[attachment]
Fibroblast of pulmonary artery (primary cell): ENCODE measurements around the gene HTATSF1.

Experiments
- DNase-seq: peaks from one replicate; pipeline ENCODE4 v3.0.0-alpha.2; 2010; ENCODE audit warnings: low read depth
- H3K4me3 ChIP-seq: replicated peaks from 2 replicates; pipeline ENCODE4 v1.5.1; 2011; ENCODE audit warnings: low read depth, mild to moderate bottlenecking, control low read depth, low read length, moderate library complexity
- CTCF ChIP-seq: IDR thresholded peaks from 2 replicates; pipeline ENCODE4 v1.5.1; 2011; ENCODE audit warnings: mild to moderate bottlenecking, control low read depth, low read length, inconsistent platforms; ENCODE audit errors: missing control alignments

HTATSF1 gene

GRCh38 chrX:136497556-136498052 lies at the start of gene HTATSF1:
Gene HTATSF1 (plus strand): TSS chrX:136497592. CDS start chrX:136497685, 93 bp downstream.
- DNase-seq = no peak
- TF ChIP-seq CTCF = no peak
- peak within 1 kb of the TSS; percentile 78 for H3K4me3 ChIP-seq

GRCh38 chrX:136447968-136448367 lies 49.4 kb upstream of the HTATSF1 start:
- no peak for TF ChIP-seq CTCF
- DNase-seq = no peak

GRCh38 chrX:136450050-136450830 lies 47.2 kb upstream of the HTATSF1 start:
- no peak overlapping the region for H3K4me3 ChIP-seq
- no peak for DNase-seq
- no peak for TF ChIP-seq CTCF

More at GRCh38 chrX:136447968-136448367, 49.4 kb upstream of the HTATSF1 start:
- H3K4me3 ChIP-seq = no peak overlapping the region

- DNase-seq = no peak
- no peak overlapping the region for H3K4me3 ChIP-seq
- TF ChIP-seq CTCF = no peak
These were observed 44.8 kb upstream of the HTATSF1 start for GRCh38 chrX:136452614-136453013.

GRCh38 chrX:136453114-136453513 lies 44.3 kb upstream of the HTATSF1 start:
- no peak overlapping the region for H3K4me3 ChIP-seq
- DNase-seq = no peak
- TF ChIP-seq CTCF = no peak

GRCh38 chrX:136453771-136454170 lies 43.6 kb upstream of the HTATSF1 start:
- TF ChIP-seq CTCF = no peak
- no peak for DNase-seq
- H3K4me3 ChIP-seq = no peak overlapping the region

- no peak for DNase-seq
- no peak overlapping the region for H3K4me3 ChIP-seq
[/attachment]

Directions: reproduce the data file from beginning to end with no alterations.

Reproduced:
Fibroblast of pulmonary artery (primary cell): ENCODE measurements around the gene HTATSF1.

Experiments
- DNase-seq: peaks from one replicate; pipeline ENCODE4 v3.0.0-alpha.2; 2010; ENCODE audit warnings: low read depth
- H3K4me3 ChIP-seq: replicated peaks from 2 replicates; pipeline ENCODE4 v1.5.1; 2011; ENCODE audit warnings: low read depth, mild to moderate bottlenecking, control low read depth, low read length, moderate library complexity
- CTCF ChIP-seq: IDR thresholded peaks from 2 replicates; pipeline ENCODE4 v1.5.1; 2011; ENCODE audit warnings: mild to moderate bottlenecking, control low read depth, low read length, inconsistent platforms; ENCODE audit errors: missing control alignments

HTATSF1 gene

GRCh38 chrX:136497556-136498052 lies at the start of gene HTATSF1:
Gene HTATSF1 (plus strand): TSS chrX:136497592. CDS start chrX:136497685, 93 bp downstream.
- DNase-seq = no peak
- TF ChIP-seq CTCF = no peak
- peak within 1 kb of the TSS; percentile 78 for H3K4me3 ChIP-seq

GRCh38 chrX:136447968-136448367 lies 49.4 kb upstream of the HTATSF1 start:
- no peak for TF ChIP-seq CTCF
- DNase-seq = no peak

GRCh38 chrX:136450050-136450830 lies 47.2 kb upstream of the HTATSF1 start:
- no peak overlapping the region for H3K4me3 ChIP-seq
- no peak for DNase-seq
- no peak for TF ChIP-seq CTCF

More at GRCh38 chrX:136447968-136448367, 49.4 kb upstream of the HTATSF1 start:
- H3K4me3 ChIP-seq = no peak overlapping the region

- DNase-seq = no peak
- no peak overlapping the region for H3K4me3 ChIP-seq
- TF ChIP-seq CTCF = no peak
These were observed 44.8 kb upstream of the HTATSF1 start for GRCh38 chrX:136452614-136453013.

GRCh38 chrX:136453114-136453513 lies 44.3 kb upstream of the HTATSF1 start:
- no peak overlapping the region for H3K4me3 ChIP-seq
- DNase-seq = no peak
- TF ChIP-seq CTCF = no peak

GRCh38 chrX:136453771-136454170 lies 43.6 kb upstream of the HTATSF1 start:
- TF ChIP-seq CTCF = no peak
- no peak for DNase-seq
- H3K4me3 ChIP-seq = no peak overlapping the region

- no peak for DNase-seq
- no peak overlapping the region for H3K4me3 ChIP-seq